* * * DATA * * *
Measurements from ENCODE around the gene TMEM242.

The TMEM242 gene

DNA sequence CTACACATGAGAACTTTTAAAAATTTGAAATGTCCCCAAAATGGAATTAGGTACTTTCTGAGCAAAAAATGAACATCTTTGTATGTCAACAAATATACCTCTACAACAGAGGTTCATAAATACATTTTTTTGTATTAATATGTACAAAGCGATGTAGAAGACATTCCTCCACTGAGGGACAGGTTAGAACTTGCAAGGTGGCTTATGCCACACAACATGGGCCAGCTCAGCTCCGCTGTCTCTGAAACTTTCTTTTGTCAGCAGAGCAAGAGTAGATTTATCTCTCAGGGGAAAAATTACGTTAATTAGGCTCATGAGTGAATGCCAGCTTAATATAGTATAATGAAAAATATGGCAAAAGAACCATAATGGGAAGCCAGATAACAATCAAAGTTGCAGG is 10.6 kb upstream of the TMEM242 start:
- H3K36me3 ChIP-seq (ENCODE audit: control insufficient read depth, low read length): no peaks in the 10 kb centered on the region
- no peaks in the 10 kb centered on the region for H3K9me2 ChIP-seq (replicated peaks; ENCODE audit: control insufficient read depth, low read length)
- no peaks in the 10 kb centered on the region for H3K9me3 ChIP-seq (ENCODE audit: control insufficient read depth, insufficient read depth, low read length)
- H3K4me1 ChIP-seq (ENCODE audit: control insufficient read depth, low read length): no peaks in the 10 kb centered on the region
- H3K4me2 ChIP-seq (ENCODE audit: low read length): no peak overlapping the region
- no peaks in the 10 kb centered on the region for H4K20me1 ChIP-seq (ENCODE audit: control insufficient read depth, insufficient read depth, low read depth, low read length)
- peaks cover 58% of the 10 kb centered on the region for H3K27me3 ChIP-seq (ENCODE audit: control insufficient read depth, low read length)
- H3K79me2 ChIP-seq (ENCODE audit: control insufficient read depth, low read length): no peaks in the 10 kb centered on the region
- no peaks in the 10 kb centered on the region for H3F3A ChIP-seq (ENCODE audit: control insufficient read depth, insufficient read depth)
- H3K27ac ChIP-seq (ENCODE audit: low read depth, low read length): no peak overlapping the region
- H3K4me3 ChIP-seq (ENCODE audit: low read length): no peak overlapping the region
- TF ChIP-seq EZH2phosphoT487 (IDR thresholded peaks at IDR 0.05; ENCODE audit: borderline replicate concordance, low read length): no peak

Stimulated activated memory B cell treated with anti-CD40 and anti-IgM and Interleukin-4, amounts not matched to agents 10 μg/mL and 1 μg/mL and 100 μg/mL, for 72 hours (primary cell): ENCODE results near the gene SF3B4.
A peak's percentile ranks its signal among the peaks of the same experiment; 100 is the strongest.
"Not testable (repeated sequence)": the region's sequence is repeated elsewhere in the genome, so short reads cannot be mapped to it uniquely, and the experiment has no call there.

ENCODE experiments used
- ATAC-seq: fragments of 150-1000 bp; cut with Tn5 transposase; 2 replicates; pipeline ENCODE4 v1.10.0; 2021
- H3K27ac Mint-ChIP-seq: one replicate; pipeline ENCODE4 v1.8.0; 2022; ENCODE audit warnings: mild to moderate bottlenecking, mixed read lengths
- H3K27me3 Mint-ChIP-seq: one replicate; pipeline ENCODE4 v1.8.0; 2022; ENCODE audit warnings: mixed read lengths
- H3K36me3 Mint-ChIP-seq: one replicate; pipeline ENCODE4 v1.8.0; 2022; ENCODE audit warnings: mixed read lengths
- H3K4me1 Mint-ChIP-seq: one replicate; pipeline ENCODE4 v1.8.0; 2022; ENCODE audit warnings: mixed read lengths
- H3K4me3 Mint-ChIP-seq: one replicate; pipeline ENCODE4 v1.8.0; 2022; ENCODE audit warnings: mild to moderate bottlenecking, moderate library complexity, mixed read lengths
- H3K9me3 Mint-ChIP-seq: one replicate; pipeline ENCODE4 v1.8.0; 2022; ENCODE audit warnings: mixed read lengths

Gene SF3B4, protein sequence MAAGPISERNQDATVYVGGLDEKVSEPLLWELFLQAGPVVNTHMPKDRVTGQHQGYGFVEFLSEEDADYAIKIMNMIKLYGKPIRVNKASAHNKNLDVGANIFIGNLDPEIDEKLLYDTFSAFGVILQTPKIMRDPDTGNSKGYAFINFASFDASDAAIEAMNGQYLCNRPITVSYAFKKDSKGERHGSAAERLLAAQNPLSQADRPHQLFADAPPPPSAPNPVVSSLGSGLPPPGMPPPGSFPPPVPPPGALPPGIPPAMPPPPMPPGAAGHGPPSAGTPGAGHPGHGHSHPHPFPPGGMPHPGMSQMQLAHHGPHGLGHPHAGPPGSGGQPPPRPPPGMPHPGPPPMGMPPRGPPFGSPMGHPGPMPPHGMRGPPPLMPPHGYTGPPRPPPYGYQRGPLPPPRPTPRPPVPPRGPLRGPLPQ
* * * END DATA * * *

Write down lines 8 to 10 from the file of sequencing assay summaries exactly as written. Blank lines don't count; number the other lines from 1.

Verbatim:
- H3K4me2 ChIP-seq (ENCODE audit: low read length): no peak overlapping the region
- no peaks in the 10 kb centered on the region for H4K20me1 ChIP-seq (ENCODE audit: control insufficient read depth, insufficient read depth, low read depth, low read length)
- peaks cover 58% of the 10 kb centered on the region for H3K27me3 ChIP-seq (ENCODE audit: control insufficient read depth, low read length)